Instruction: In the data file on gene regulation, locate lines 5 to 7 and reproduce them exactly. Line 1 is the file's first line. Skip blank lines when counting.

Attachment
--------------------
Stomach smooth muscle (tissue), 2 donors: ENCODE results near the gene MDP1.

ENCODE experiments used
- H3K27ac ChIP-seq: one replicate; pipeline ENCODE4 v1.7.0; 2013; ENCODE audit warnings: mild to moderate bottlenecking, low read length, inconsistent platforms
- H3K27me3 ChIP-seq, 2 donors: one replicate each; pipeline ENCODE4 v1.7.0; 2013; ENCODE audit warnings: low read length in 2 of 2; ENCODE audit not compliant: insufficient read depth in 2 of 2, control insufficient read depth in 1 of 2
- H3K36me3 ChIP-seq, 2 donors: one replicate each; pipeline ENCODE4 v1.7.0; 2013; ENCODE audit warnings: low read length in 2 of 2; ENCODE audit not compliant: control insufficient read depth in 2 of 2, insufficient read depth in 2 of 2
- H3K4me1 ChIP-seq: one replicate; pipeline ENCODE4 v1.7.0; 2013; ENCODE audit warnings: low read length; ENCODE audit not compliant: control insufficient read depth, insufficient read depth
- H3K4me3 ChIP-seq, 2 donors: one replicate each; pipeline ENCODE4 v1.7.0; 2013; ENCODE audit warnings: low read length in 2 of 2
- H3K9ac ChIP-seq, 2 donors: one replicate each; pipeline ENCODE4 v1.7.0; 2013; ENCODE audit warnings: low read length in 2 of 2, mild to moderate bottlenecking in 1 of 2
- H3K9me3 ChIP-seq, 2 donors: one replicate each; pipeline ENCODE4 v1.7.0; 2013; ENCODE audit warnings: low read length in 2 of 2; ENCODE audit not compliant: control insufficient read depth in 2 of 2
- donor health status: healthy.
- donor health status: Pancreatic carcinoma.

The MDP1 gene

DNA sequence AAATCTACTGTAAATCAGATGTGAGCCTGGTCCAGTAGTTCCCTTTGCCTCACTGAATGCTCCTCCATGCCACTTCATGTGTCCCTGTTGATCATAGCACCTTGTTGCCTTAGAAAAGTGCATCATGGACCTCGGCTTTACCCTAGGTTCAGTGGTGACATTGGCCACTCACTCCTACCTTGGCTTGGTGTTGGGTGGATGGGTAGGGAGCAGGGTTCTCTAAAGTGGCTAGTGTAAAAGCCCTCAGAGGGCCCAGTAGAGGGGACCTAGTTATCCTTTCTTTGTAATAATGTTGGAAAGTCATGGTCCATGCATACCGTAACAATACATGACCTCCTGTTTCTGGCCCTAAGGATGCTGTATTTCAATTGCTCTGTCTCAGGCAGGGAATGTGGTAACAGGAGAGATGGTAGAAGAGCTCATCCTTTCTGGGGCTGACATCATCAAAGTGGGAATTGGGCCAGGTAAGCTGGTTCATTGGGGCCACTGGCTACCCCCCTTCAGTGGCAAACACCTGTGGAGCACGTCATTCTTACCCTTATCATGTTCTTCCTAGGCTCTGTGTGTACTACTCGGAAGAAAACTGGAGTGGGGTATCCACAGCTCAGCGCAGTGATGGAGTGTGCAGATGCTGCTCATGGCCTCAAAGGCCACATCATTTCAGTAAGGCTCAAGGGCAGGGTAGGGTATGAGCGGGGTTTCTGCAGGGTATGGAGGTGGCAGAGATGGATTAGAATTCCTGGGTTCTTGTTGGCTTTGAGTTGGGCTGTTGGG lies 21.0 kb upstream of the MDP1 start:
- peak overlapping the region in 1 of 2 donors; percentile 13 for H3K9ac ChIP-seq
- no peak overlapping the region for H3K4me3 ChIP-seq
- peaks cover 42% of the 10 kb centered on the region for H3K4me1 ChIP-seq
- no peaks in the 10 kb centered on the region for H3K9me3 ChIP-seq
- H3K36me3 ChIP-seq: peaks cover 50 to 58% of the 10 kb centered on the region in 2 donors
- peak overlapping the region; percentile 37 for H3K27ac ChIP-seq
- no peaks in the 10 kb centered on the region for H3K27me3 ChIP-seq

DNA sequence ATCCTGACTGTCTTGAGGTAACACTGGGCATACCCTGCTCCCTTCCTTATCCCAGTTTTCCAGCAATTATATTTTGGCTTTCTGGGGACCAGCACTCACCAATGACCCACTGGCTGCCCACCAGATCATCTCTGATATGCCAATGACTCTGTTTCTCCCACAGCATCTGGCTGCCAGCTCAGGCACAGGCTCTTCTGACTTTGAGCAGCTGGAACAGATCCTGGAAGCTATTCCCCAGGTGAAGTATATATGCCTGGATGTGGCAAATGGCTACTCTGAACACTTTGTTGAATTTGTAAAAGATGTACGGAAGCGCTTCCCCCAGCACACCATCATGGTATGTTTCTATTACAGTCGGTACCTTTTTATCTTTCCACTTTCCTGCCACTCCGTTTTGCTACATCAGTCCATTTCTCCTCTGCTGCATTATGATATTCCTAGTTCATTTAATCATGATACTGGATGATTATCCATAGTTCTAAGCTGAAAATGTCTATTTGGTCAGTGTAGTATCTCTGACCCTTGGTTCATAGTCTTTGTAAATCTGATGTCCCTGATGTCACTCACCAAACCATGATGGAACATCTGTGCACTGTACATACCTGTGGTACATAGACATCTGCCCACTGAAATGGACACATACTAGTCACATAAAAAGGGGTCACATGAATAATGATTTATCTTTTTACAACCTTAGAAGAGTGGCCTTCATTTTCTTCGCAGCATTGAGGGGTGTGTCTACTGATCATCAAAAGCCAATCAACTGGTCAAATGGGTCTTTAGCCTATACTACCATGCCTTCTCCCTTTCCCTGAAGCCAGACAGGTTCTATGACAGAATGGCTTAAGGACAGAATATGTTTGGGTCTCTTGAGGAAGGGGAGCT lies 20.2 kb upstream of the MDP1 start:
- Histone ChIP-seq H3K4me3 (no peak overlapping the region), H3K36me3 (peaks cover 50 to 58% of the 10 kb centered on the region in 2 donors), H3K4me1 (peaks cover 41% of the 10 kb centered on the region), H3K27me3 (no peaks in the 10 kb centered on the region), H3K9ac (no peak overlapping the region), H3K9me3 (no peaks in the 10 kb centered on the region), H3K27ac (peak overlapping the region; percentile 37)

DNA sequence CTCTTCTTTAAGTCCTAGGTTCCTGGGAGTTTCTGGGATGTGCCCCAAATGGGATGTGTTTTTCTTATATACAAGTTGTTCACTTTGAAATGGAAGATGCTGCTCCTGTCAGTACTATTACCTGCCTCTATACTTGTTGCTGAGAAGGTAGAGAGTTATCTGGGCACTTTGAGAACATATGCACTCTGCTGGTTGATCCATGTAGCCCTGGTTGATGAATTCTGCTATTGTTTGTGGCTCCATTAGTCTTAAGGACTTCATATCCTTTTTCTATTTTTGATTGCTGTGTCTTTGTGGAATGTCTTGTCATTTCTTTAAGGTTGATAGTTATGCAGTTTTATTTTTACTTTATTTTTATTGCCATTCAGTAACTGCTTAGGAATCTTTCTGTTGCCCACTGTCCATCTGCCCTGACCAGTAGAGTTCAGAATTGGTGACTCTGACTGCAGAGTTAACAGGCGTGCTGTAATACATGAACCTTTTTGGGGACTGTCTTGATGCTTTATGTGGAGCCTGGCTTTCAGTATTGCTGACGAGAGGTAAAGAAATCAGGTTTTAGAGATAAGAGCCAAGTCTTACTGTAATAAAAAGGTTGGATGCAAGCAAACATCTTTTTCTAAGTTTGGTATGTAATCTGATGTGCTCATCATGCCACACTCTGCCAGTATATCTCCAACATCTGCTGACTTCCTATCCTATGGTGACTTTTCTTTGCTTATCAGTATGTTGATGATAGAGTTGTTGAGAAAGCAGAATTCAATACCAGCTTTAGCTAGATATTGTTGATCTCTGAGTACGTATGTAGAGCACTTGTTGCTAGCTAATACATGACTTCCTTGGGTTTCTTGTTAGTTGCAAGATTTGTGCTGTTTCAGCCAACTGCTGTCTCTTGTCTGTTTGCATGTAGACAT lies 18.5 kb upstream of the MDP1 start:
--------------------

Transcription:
- H3K36me3 ChIP-seq, 2 donors: one replicate each; pipeline ENCODE4 v1.7.0; 2013; ENCODE audit warnings: low read length in 2 of 2; ENCODE audit not compliant: control insufficient read depth in 2 of 2, insufficient read depth in 2 of 2
- H3K4me1 ChIP-seq: one replicate; pipeline ENCODE4 v1.7.0; 2013; ENCODE audit warnings: low read length; ENCODE audit not compliant: control insufficient read depth, insufficient read depth
- H3K4me3 ChIP-seq, 2 donors: one replicate each; pipeline ENCODE4 v1.7.0; 2013; ENCODE audit warnings: low read length in 2 of 2